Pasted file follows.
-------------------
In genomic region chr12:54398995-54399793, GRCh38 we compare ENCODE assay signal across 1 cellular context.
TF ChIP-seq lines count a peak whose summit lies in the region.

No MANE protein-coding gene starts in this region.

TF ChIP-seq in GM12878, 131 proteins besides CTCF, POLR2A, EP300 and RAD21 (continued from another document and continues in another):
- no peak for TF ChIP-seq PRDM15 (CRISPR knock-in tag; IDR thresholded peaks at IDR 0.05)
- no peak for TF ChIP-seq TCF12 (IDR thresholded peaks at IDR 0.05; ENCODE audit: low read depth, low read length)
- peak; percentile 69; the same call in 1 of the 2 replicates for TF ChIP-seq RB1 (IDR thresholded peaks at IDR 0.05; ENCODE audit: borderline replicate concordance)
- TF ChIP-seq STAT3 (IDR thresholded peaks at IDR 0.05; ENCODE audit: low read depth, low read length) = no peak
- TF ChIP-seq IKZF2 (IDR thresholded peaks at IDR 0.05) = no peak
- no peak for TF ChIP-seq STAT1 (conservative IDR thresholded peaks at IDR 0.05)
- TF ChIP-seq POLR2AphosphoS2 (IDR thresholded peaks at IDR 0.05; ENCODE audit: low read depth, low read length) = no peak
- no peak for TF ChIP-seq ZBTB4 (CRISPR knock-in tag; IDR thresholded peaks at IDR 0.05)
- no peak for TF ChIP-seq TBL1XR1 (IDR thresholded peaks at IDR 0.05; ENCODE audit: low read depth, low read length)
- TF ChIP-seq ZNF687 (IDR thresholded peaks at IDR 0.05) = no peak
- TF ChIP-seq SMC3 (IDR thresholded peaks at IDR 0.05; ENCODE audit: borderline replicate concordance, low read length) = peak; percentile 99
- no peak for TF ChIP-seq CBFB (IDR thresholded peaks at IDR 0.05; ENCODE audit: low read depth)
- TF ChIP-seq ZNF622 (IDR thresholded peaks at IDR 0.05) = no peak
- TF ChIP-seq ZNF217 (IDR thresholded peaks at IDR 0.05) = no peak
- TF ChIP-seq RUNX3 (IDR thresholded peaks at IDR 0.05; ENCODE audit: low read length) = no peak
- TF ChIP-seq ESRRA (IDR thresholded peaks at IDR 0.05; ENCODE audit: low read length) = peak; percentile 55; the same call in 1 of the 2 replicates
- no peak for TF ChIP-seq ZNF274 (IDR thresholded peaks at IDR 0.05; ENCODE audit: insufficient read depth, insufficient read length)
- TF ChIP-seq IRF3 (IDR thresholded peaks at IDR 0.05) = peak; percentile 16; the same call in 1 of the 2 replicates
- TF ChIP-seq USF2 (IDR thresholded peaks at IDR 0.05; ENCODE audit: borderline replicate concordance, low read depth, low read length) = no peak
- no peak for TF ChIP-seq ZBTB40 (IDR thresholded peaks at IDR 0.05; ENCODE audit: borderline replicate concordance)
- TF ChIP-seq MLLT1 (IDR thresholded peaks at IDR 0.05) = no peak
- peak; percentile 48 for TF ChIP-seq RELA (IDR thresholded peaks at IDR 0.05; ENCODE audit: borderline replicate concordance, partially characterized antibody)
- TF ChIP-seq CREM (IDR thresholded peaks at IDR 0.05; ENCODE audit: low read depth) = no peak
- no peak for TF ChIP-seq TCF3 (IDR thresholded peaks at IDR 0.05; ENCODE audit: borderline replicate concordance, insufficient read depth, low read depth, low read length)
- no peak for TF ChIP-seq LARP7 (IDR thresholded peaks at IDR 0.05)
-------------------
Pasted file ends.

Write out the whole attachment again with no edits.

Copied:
In genomic region chr12:54398995-54399793, GRCh38 we compare ENCODE assay signal across 1 cellular context.
TF ChIP-seq lines count a peak whose summit lies in the region.

No MANE protein-coding gene starts in this region.

TF ChIP-seq in GM12878, 131 proteins besides CTCF, POLR2A, EP300 and RAD21 (continued from another document and continues in another):
- no peak for TF ChIP-seq PRDM15 (CRISPR knock-in tag; IDR thresholded peaks at IDR 0.05)
- no peak for TF ChIP-seq TCF12 (IDR thresholded peaks at IDR 0.05; ENCODE audit: low read depth, low read length)
- peak; percentile 69; the same call in 1 of the 2 replicates for TF ChIP-seq RB1 (IDR thresholded peaks at IDR 0.05; ENCODE audit: borderline replicate concordance)
- TF ChIP-seq STAT3 (IDR thresholded peaks at IDR 0.05; ENCODE audit: low read depth, low read length) = no peak
- TF ChIP-seq IKZF2 (IDR thresholded peaks at IDR 0.05) = no peak
- no peak for TF ChIP-seq STAT1 (conservative IDR thresholded peaks at IDR 0.05)
- TF ChIP-seq POLR2AphosphoS2 (IDR thresholded peaks at IDR 0.05; ENCODE audit: low read depth, low read length) = no peak
- no peak for TF ChIP-seq ZBTB4 (CRISPR knock-in tag; IDR thresholded peaks at IDR 0.05)
- no peak for TF ChIP-seq TBL1XR1 (IDR thresholded peaks at IDR 0.05; ENCODE audit: low read depth, low read length)
- TF ChIP-seq ZNF687 (IDR thresholded peaks at IDR 0.05) = no peak
- TF ChIP-seq SMC3 (IDR thresholded peaks at IDR 0.05; ENCODE audit: borderline replicate concordance, low read length) = peak; percentile 99
- no peak for TF ChIP-seq CBFB (IDR thresholded peaks at IDR 0.05; ENCODE audit: low read depth)
- TF ChIP-seq ZNF622 (IDR thresholded peaks at IDR 0.05) = no peak
- TF ChIP-seq ZNF217 (IDR thresholded peaks at IDR 0.05) = no peak
- TF ChIP-seq RUNX3 (IDR thresholded peaks at IDR 0.05; ENCODE audit: low read length) = no peak
- TF ChIP-seq ESRRA (IDR thresholded peaks at IDR 0.05; ENCODE audit: low read length) = peak; percentile 55; the same call in 1 of the 2 replicates
- no peak for TF ChIP-seq ZNF274 (IDR thresholded peaks at IDR 0.05; ENCODE audit: insufficient read depth, insufficient read length)
- TF ChIP-seq IRF3 (IDR thresholded peaks at IDR 0.05) = peak; percentile 16; the same call in 1 of the 2 replicates
- TF ChIP-seq USF2 (IDR thresholded peaks at IDR 0.05; ENCODE audit: borderline replicate concordance, low read depth, low read length) = no peak
- no peak for TF ChIP-seq ZBTB40 (IDR thresholded peaks at IDR 0.05; ENCODE audit: borderline replicate concordance)
- TF ChIP-seq MLLT1 (IDR thresholded peaks at IDR 0.05) = no peak
- peak; percentile 48 for TF ChIP-seq RELA (IDR thresholded peaks at IDR 0.05; ENCODE audit: borderline replicate concordance, partially characterized antibody)
- TF ChIP-seq CREM (IDR thresholded peaks at IDR 0.05; ENCODE audit: low read depth) = no peak
- no peak for TF ChIP-seq TCF3 (IDR thresholded peaks at IDR 0.05; ENCODE audit: borderline replicate concordance, insufficient read depth, low read depth, low read length)
- no peak for TF ChIP-seq LARP7 (IDR thresholded peaks at IDR 0.05)